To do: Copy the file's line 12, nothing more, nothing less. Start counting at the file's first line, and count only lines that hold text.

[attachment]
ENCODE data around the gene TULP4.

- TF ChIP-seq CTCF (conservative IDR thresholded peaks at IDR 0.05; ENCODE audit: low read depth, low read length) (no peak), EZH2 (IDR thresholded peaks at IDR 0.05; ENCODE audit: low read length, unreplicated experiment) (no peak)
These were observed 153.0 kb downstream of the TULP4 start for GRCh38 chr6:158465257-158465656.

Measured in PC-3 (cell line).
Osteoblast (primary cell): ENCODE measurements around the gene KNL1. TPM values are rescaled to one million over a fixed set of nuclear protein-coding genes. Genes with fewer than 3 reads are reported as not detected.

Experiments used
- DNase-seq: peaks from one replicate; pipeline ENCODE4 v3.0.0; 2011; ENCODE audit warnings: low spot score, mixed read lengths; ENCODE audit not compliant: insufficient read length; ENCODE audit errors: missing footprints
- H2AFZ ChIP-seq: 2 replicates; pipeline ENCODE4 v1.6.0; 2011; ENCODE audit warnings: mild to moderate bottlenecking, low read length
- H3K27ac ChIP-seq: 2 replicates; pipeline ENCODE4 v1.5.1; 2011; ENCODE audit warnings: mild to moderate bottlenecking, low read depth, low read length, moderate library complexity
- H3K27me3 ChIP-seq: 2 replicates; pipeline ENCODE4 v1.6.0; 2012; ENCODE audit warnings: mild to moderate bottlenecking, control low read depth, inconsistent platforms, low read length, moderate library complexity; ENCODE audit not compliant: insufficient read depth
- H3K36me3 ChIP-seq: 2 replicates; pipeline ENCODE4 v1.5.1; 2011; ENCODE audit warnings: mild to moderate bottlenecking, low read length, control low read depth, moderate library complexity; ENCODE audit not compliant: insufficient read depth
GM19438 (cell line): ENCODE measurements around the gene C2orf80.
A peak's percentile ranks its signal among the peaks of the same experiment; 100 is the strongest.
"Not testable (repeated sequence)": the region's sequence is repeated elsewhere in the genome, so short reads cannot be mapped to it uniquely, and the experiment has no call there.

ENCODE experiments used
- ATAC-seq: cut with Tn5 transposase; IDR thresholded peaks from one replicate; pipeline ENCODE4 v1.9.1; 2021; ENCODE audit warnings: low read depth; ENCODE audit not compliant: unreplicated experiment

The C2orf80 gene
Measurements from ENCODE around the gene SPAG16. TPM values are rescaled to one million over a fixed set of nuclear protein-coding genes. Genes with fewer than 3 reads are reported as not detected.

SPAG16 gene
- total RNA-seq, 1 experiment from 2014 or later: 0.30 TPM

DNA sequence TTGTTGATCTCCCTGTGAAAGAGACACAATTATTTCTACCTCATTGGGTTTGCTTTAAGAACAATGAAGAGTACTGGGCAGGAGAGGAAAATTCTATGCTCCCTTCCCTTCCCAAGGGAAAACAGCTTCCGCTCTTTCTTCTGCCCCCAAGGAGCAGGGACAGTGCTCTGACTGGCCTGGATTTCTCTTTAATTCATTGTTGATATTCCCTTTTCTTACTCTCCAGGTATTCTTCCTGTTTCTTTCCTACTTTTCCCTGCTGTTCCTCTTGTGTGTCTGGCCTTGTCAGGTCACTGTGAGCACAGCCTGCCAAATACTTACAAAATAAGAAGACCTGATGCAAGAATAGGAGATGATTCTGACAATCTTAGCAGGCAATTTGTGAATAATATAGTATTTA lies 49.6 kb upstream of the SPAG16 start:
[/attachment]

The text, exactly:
GM19438 (cell line): ENCODE measurements around the gene C2orf80.